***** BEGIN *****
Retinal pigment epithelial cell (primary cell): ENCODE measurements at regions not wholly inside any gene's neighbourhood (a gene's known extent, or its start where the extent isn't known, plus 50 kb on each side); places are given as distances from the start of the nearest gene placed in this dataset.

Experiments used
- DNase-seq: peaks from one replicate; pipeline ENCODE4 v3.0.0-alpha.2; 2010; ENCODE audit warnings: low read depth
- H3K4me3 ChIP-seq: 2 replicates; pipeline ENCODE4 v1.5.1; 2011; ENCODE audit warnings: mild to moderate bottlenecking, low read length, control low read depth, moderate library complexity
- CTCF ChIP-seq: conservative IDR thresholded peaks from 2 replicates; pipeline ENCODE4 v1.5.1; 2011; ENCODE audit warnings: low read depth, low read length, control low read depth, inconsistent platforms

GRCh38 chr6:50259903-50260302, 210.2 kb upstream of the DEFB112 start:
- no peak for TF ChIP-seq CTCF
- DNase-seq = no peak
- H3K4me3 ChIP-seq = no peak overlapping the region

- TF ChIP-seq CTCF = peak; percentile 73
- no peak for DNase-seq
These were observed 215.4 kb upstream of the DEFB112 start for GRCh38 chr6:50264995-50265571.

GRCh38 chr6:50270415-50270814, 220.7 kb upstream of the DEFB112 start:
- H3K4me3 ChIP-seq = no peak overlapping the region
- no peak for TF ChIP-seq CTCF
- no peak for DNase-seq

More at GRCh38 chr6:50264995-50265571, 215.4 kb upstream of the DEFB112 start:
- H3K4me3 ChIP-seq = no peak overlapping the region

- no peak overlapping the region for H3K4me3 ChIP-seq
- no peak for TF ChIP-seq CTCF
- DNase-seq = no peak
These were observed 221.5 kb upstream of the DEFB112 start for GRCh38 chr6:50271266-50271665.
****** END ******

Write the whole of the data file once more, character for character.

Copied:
Retinal pigment epithelial cell (primary cell): ENCODE measurements at regions not wholly inside any gene's neighbourhood (a gene's known extent, or its start where the extent isn't known, plus 50 kb on each side); places are given as distances from the start of the nearest gene placed in this dataset.

Experiments used
- DNase-seq: peaks from one replicate; pipeline ENCODE4 v3.0.0-alpha.2; 2010; ENCODE audit warnings: low read depth
- H3K4me3 ChIP-seq: 2 replicates; pipeline ENCODE4 v1.5.1; 2011; ENCODE audit warnings: mild to moderate bottlenecking, low read length, control low read depth, moderate library complexity
- CTCF ChIP-seq: conservative IDR thresholded peaks from 2 replicates; pipeline ENCODE4 v1.5.1; 2011; ENCODE audit warnings: low read depth, low read length, control low read depth, inconsistent platforms

GRCh38 chr6:50259903-50260302, 210.2 kb upstream of the DEFB112 start:
- no peak for TF ChIP-seq CTCF
- DNase-seq = no peak
- H3K4me3 ChIP-seq = no peak overlapping the region

- TF ChIP-seq CTCF = peak; percentile 73
- no peak for DNase-seq
These were observed 215.4 kb upstream of the DEFB112 start for GRCh38 chr6:50264995-50265571.

GRCh38 chr6:50270415-50270814, 220.7 kb upstream of the DEFB112 start:
- H3K4me3 ChIP-seq = no peak overlapping the region
- no peak for TF ChIP-seq CTCF
- no peak for DNase-seq

More at GRCh38 chr6:50264995-50265571, 215.4 kb upstream of the DEFB112 start:
- H3K4me3 ChIP-seq = no peak overlapping the region

- no peak overlapping the region for H3K4me3 ChIP-seq
- no peak for TF ChIP-seq CTCF
- DNase-seq = no peak
These were observed 221.5 kb upstream of the DEFB112 start for GRCh38 chr6:50271266-50271665.